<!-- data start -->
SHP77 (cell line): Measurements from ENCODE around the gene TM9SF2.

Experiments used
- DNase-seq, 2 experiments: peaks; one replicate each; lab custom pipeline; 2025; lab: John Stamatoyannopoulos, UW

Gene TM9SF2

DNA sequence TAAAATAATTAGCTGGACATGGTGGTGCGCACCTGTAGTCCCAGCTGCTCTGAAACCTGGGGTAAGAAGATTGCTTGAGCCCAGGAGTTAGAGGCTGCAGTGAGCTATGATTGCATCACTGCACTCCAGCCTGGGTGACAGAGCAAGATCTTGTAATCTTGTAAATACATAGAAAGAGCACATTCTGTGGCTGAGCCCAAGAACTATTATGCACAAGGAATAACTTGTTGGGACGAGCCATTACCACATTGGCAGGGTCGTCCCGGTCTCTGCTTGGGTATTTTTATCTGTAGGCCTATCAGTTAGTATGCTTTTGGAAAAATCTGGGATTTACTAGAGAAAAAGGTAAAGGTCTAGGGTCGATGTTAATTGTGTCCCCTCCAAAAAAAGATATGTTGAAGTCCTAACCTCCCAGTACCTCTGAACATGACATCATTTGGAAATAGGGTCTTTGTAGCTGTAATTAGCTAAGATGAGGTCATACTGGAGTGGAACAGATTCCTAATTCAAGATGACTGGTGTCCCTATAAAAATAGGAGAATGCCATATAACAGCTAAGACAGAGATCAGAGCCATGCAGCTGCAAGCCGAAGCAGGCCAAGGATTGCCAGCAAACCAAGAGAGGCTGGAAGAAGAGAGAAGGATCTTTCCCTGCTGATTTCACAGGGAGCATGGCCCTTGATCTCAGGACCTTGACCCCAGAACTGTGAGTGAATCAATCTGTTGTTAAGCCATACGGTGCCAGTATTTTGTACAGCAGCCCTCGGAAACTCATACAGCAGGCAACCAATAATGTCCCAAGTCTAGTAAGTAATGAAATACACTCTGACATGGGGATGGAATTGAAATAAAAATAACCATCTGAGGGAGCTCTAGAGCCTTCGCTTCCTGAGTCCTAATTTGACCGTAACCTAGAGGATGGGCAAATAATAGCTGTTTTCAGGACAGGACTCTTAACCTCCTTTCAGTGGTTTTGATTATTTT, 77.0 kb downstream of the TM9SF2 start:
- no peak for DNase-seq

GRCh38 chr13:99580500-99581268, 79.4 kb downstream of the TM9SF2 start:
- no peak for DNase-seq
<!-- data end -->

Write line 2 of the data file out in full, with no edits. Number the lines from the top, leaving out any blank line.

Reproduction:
Experiments used